In 2011, China imported 14.3 billion cubic meters (bcm) of natural gas, or 46 percent of all of its natural gas imports, from Turkmenistan to China by pipeline via Kazakhstan and Uzbekistan. This pipeline is designed to carry 40 bcm per year with plans to expand it to 60 bcm. Another natural gas pipeline designed to deliver 12 bcm per year of Burmese-produced gas is under construction and estimated for completion in late 2013 or early 2014. This pipeline parallels the crude oil pipeline across Burma. Beijing is negotiating with Moscow for two pipelines that could supply China with up to 69 bcm of gas per year; discussions have stalled over pricing differences.

As for China's Top Crude suppliers as of 2011:

Finally, from a previous Zero Hedge post on this topic, here is why China's increasing reliance on Crude imports means that the ascent of the Petroyuan is assured, and why by implication the days of the Petrodollar may be numbered: an outcome which the US will hardly be pleased with.

So what does this shift in oil imports mean?

More than anything else, it is a sign that China will increasingly depend on global markets to satisfy its ever-growing oil demand. This necessitates further engagement with the international system to protect its interests, encouraging a fuller integration with the current liberal order. This will have effects on both China’s approach to its currency and its diplomatic demeanour.  

Derek Scissors wrote last week that this shift might usher in a world where oil is priced in RMB as opposed to solely in USD. This transition could only occur, however, if the RMB was made fully convertible and Beijing steps back from its current policy of exchange rate manipulation. Earlier this year, HSBC predicted that the RMB would be fully convertible by 2017, a reality that is surely hastened by its position as the single largest purchaser of foreign oil. A fully convertible RMB would be a “key step in pushing it as a reserve currency and enhancing its use in global trade, said Sacha Tihanyi, a strategist at Scotia Capital.

On the diplomatic side, while the United States is unlikely to withdraw from its role as defender of global oil production or guarantor of shipping routes, an increasing reliance on foreign oil will push Beijing toward a more engaged role within the international community. It is likely that we will see a change in Beijing’s approach to international intervention and future participation in multilateral counterterrorism initiatives—anything to ensure global stability. In the future, anything that destabilizes the oil market will increasingly harm China more than the United States. While Beijing views this increased import reliance as a strategic weakness, it a boon for those hoping to see Beijing grow into its role as a global leader.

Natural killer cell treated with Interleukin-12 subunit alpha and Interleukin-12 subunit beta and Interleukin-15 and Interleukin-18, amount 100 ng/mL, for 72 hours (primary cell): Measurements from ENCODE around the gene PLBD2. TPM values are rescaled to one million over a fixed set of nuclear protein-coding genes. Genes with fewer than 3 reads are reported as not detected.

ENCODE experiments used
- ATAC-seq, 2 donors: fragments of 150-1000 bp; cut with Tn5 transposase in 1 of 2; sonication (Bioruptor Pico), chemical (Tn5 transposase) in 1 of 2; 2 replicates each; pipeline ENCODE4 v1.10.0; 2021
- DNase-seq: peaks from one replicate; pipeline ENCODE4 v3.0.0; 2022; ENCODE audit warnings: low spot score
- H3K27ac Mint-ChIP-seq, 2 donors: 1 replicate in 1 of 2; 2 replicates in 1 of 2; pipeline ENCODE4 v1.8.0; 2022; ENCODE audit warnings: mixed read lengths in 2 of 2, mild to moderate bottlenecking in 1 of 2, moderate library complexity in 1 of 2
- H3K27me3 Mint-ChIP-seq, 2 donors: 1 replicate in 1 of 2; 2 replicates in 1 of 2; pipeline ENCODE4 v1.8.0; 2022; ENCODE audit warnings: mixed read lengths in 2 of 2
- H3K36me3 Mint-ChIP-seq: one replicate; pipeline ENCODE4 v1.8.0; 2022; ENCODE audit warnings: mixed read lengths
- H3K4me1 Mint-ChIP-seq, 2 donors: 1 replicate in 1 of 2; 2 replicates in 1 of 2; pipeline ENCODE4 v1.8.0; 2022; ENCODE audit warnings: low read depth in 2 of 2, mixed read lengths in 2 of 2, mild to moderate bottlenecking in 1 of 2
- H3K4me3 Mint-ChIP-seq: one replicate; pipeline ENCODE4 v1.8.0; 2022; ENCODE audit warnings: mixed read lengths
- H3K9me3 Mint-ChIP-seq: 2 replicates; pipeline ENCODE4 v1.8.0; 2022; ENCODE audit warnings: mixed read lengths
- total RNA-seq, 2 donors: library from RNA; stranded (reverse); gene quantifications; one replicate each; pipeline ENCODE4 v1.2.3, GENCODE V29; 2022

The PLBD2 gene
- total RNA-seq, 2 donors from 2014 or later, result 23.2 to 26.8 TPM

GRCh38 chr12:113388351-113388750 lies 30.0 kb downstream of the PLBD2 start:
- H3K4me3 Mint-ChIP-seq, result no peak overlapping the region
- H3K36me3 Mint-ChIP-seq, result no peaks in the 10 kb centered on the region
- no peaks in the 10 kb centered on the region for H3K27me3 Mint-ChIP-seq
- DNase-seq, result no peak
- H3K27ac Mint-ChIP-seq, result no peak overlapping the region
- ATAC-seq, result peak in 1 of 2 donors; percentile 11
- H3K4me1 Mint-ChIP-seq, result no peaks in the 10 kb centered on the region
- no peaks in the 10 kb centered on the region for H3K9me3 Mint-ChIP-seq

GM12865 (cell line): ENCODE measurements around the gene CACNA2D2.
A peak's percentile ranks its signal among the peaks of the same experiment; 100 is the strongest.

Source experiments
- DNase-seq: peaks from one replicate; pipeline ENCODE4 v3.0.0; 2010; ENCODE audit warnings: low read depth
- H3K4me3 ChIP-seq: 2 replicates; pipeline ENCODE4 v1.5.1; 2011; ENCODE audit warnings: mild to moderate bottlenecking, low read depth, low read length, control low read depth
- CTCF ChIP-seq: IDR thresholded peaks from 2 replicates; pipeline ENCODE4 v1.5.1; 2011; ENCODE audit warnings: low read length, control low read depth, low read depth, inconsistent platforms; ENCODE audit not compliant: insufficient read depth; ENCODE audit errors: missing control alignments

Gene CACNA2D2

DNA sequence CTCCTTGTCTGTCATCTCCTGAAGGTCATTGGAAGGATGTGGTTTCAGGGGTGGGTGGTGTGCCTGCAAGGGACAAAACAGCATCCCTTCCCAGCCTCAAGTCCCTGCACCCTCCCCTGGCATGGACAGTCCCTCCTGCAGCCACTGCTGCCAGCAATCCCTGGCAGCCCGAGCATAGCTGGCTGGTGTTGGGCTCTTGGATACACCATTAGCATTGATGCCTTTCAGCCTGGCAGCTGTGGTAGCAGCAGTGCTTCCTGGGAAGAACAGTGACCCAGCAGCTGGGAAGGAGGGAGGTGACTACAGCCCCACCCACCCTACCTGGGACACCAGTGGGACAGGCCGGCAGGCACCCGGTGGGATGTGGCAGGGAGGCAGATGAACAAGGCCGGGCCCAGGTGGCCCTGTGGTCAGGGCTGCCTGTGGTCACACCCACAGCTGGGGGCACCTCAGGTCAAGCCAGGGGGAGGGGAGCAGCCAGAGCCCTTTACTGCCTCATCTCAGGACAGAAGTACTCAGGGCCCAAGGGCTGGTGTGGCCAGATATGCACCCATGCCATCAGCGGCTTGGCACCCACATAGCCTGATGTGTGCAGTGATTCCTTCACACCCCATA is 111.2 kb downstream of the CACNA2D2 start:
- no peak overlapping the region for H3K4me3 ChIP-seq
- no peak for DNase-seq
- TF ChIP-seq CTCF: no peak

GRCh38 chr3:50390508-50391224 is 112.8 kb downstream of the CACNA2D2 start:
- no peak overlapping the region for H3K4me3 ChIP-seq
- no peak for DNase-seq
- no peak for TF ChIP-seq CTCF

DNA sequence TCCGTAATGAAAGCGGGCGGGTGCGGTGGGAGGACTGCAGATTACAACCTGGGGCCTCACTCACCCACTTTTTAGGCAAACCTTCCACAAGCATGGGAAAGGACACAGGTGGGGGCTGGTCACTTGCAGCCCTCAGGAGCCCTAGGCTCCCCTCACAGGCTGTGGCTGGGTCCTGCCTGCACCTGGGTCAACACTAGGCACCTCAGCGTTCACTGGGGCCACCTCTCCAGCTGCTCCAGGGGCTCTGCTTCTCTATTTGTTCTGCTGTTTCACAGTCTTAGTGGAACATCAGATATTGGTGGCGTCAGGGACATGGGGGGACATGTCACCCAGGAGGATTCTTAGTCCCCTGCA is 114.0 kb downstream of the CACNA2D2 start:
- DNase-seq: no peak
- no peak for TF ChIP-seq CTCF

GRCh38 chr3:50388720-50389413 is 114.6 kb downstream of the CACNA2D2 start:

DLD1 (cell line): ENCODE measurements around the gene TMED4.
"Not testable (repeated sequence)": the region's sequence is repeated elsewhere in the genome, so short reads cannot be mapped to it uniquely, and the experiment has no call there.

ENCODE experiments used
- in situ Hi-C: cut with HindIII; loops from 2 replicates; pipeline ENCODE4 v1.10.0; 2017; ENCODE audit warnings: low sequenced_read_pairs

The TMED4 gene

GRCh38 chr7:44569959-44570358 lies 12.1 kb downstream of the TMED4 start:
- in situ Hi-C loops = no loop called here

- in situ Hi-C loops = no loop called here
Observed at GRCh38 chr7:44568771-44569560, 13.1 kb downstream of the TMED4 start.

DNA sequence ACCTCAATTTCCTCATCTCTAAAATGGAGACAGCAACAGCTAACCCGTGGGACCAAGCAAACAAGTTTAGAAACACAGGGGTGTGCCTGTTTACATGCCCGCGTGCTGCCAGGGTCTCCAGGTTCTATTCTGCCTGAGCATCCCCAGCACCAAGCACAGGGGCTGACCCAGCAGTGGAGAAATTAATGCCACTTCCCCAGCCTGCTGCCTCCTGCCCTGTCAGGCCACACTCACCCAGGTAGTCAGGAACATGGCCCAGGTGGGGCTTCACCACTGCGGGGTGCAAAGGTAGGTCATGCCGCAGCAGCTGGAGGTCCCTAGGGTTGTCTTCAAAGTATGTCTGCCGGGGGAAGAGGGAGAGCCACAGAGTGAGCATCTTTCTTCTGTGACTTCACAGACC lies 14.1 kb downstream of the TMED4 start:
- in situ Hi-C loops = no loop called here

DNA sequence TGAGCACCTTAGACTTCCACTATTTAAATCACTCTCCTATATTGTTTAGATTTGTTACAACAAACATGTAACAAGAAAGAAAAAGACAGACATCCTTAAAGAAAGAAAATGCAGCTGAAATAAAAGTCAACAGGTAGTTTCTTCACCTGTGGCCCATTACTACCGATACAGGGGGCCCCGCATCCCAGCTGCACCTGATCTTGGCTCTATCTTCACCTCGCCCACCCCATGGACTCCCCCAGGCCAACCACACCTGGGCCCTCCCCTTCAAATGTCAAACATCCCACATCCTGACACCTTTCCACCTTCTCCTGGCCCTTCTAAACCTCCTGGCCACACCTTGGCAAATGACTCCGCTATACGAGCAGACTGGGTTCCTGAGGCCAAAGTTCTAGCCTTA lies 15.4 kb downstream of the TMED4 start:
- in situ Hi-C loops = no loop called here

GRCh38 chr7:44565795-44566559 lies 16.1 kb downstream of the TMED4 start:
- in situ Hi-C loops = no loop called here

Bottom line: as Chinese oil imports grow, Beijing will become increasingly reliant on the current market-oriented global system—this is nothing but good news for those that enjoy the status quo.

Comment viewing options

Select your preferred way to display the comments and click "Save settings" to activate your changes.
hedgeless_horseman's picture



Where Does China Import Its Energy From?

Not through Afghanistan.

The REAL Reason for the longest war in American history?

superflex's picture

It sure is funny how all of our military bases are along the proposed pipeline route and the former VP of pipeline operations for Chevron is now the Preezy of Pipelineistan.

hedgeless_horseman's picture




Otherwise, it is a long way by sea, through a couple of narrow
straits that can easily be defended with a couple of [American] carrier groups.


We damn sure did not invade a soverign nation, Afghanistan, and are
still occupying it after more than 12 years, because a now deceased
Saudi Arabian was hiding there.  Did we invade Pakistan when this very
same Saudi Arabian was allegedly hiding out there?  No.  That wouldn't
make sense, would it?  Allegedly, we sent a SEAL team into the sovereign